Whippersnapper is a contemporary story set in Fallisville, Kentucky—a fictional town midway between Lexington and Cincinnati. None of the characters are real people. Making everything up made Whippersnapper the most fun I’ve had with a writing project since a college creative writing class I took forty years ago.
Two gay men see each other at the gym. Crotchety Oliver Crumbly is set in his ways and bitter after a string of failed relationships. Tellumo Magnamater has a thing for older men and likes what he sees in Oliver. Unfortunately, Tellumo exemplifies everything Oliver hates about the younger generation.
Peggy Tucker also sees Tellumo and Oliver at the gym, but she has no idea they are gay. Determined to marry again, Peggy sets her sights on Oliver, one of the few eligible bachelors in Fallisville.
The premise still cracks me up.
I should clarify that Whippersnapper is NOT an MMF story. Tellumo might be open to the idea, but Oliver wouldn’t stand for it, and Peggy—an active member of the Trinity Baptist Church, for Christ’s sake—has never been that kind of girl.
Do our three protagonists find love? Who lives happily ever after? I’m not telling. To find out, you’ll have to read the book. Tellumo, Oliver, and Peggy will show you around Fallisville, introduce you to their friends and family, and fill you in on the rest of the story.
An appropriate setting is one of many characteristics of the Southern novel. Fallisville fits the bill. What else do you expect to see in a Southern novel? Leave your answer in a comment for a chance to win a $10 credit from Dreamspinner Press.
Check out Whippersnapper today!
January 22, 2016
I’m here to celebrate the release of my latest novel, Yesterday, a period piece set in Karachi, Pakistan. You’re probably wondering how or why I chose this locale. A writer’s brain is a weird and unpredictable part of our anatomy (at least mine is). It can draw inspiration from memories buried so far back in our subconscious we don’t even realize they exist—until a prompt comes along. It can be anything from a song to a smell, but once it’s unleashed, there’s no stopping the ideas from flowing. This is the magical part of writing I love. In the case of Yesterday, my trigger was a photo I’d unearthed while cleaning out my closets in preparation for my latest move from one suburb to another.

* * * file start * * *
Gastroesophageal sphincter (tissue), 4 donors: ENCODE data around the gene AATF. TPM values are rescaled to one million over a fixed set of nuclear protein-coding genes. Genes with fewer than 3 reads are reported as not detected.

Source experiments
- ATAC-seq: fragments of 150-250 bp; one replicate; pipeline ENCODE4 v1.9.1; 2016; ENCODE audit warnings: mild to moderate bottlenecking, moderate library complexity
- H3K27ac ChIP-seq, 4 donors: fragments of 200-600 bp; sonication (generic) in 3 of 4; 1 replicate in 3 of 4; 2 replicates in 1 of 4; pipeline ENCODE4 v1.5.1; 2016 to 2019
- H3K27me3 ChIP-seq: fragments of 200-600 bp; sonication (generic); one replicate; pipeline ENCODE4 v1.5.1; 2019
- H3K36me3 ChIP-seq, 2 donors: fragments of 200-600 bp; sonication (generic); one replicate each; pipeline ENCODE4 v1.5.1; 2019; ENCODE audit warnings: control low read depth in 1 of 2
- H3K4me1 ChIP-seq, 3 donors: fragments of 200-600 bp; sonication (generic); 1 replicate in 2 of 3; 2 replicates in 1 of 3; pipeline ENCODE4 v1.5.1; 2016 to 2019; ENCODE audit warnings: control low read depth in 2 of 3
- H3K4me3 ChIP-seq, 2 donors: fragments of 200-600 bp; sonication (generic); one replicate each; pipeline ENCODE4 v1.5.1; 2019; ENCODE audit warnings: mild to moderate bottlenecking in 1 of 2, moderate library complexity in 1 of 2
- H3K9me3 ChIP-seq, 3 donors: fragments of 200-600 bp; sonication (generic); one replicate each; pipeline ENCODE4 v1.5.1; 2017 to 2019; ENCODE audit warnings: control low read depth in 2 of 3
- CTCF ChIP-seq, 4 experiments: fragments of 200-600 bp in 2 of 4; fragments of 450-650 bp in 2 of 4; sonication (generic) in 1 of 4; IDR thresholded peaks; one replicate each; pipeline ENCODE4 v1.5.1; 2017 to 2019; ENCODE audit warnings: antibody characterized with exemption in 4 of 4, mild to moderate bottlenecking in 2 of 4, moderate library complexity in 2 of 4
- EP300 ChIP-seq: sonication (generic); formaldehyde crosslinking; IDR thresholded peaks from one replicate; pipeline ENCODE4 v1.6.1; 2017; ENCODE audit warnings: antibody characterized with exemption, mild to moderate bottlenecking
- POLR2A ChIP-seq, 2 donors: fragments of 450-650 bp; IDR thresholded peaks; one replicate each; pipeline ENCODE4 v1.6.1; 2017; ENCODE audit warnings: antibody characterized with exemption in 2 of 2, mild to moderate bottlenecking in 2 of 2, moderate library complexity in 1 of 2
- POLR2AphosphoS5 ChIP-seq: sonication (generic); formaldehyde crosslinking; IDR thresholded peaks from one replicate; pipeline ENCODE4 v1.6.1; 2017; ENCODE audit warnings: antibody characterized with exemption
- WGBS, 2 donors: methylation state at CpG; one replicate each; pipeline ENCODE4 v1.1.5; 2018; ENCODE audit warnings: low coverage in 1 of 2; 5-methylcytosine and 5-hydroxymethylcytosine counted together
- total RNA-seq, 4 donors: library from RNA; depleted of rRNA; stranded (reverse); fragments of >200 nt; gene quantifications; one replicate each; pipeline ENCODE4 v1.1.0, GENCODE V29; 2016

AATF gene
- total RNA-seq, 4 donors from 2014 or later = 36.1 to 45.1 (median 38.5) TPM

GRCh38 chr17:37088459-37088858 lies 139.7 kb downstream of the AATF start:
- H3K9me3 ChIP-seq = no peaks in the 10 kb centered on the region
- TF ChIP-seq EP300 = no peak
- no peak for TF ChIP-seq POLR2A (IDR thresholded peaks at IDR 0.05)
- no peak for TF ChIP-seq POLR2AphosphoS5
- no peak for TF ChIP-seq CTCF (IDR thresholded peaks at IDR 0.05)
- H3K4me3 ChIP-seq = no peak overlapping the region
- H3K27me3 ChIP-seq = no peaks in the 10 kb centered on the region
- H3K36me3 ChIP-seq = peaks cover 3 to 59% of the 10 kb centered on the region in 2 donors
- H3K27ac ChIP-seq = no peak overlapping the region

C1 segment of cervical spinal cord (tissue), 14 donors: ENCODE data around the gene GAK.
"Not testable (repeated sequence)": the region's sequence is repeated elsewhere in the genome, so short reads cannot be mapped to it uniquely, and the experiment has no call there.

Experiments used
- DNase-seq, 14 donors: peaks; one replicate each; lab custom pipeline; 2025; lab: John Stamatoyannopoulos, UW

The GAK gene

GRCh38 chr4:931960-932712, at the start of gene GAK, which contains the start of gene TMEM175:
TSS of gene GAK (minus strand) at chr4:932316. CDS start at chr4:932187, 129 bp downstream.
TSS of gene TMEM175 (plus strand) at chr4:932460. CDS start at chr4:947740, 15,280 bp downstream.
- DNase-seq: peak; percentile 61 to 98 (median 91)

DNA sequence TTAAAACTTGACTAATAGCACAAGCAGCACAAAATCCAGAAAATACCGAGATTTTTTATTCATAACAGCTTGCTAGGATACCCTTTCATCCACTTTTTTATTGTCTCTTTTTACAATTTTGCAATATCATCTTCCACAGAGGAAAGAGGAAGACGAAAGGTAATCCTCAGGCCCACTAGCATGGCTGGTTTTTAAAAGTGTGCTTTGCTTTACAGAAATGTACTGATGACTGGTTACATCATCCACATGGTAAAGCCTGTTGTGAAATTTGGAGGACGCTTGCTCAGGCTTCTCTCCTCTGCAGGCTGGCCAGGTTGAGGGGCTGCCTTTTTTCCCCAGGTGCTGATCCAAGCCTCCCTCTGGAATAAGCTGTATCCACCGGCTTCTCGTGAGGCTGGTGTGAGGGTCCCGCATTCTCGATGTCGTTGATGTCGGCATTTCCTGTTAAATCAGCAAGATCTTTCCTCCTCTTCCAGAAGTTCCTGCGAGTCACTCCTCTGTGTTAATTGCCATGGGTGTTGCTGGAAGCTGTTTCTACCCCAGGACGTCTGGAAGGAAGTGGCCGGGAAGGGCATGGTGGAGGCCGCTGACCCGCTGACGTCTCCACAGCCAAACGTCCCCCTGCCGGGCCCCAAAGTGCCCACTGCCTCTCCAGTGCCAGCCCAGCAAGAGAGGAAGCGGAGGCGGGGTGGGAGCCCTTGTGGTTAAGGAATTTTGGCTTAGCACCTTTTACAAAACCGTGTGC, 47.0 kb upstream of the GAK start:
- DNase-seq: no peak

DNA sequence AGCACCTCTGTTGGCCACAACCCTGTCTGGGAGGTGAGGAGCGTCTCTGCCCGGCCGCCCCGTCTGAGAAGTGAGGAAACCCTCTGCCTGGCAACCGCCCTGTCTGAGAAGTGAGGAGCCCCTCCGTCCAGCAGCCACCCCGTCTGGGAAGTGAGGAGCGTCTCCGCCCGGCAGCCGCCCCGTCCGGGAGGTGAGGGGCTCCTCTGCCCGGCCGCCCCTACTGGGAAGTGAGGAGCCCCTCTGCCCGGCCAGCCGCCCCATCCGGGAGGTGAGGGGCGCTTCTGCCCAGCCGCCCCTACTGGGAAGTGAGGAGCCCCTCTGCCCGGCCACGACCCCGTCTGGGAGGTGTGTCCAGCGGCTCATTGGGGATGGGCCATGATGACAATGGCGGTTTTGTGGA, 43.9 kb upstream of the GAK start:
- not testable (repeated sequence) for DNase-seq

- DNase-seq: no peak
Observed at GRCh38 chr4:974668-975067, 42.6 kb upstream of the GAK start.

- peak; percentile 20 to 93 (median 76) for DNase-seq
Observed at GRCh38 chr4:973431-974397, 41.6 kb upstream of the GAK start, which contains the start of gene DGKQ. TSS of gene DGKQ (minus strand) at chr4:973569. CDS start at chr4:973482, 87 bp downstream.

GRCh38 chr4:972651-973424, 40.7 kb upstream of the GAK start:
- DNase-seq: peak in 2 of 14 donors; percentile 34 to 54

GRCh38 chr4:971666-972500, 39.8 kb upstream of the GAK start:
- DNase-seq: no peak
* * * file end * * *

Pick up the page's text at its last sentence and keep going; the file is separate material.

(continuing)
Several decades ago, before the Middle East was a tinderbox, and the most dangerous thing about traveling to that region of the world was heatstroke, my stepfather was assigned to a business posting in Karachi, Pakistan. Much like my character, Grady Ormond, I wasn’t thrilled by the prospect. The thought of spending any amount of time (I was also on break between high school and college) in a desert climate with no friends, other than my sister, and very little understanding of the culture or language, wasn’t my idea of a good time. I’d left a boyfriend behind as well, and in those days, there was no social media to keep us in touch. We had to resort to letter writing, something I didn’t mind, but he wasn’t too keen on the idea. Separation was bad enough, but imagining worst-case scenarios (cheating etc.) was depressing. I was stuck trying to figure out positive ways to keep my overactive mind in check. There was always reading, but since romance was my favorite genre and every bodice-ripper had a jealousy arc, I ignored the paperbacks in favor of exploration.
At the time, I didn’t know Pakistan was a melting pot of faiths and cultures. Having been occupied at one time or another by different empires—India, Persia, Turkey, Arabia, Mongolia, and Great Britain—it’s ethnically and linguistically diverse. The religion is primarily Islam, but when I was there, it wasn’t uncommon to have Hindus and Christians living side by side. The political atmosphere was very different in those days and foreigners could walk the streets without worrying about suicide bombers or being kidnapped.
We played it safe the first week, joining other expats at the American Club, lazing in the sun, and sampling the different varieties of food. I ignored hot dogs and hamburgers and reached for the Chicken Tikka instead, falling in love with the new flavors from the very bland to the tongue-scorching vindaloo.
The next week our parents allowed us to explore the city (with a guide), and our first stop was the Empress Market. Hypnotized by the exotic, I tried on bangles, earrings, scarves, and necklaces. Shopkeepers showed me how to turn lovely gold-threaded fabric into a sari, and I insisted on wearing one over my shorts and T-shirt, adding to the fun by parading up and down the aisles in my new outfit. We bought hand-tooled slippers, admired the colorful pottery and metal work, tiptoed warily around the animal cages, praying none of the cobras would leap out of their baskets, and I ate more street food than was smart. It was a magical place and I tried to share some of my exploits through the voice of my character, Grady.